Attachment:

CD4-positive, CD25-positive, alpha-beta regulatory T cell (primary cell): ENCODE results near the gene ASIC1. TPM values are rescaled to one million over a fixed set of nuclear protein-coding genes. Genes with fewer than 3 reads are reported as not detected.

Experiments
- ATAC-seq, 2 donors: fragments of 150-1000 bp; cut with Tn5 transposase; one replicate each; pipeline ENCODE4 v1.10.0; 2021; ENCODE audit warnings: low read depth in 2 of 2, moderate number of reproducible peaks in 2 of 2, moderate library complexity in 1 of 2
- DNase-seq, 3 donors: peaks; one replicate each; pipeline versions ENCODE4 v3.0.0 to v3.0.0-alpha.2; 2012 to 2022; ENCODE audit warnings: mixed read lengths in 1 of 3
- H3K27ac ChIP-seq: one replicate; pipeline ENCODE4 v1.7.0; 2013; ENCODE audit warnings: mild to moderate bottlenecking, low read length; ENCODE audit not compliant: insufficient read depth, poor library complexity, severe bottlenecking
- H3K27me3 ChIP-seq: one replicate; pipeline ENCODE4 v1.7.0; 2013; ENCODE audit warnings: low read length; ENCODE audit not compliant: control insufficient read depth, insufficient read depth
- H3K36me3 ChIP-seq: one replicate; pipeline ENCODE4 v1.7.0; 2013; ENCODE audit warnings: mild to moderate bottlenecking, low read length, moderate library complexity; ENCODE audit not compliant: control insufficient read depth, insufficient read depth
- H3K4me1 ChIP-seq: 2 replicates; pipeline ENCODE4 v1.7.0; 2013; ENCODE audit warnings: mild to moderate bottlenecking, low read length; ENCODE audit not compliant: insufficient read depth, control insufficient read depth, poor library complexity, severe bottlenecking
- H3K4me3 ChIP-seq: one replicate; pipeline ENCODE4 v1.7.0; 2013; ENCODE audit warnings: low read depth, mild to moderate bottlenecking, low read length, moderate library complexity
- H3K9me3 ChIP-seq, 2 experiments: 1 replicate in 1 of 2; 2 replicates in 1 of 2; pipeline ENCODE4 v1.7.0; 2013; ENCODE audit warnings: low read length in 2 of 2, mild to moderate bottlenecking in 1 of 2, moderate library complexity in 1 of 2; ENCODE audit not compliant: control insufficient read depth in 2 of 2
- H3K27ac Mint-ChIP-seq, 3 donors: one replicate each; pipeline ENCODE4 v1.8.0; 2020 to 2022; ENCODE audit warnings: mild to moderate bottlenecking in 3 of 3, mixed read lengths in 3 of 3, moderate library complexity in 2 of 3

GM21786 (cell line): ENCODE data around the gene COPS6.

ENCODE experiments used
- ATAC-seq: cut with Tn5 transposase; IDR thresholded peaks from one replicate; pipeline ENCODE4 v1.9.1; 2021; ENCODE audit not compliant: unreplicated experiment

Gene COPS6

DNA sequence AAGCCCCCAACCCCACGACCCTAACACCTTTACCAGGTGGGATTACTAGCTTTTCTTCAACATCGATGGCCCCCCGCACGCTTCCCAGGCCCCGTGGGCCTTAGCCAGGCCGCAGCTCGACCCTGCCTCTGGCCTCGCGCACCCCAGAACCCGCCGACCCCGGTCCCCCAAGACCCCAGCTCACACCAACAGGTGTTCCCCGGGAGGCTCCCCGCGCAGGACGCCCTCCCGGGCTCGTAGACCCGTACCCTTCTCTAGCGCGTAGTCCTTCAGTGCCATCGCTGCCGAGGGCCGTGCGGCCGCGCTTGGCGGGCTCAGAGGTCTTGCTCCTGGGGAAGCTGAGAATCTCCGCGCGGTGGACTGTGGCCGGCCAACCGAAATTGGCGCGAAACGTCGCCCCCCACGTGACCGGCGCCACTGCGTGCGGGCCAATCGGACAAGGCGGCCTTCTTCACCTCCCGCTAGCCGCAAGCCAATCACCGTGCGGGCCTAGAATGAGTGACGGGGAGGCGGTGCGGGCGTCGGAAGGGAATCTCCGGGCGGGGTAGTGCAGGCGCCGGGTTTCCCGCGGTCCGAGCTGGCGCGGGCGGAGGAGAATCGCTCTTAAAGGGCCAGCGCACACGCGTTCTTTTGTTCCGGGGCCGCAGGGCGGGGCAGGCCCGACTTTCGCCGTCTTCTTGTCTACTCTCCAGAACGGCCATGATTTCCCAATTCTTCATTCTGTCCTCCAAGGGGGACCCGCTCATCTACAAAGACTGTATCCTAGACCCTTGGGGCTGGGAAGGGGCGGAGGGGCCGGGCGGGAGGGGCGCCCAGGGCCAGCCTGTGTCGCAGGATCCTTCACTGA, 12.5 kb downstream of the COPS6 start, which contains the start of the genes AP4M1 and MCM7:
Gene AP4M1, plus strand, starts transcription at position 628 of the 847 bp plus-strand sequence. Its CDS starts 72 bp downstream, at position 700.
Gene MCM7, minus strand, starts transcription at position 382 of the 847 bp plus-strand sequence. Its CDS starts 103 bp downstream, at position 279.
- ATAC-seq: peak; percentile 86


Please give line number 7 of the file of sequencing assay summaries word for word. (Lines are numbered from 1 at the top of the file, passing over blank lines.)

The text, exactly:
- H3K36me3 ChIP-seq: one replicate; pipeline ENCODE4 v1.7.0; 2013; ENCODE audit warnings: mild to moderate bottlenecking, low read length, moderate library complexity; ENCODE audit not compliant: control insufficient read depth, insufficient read depth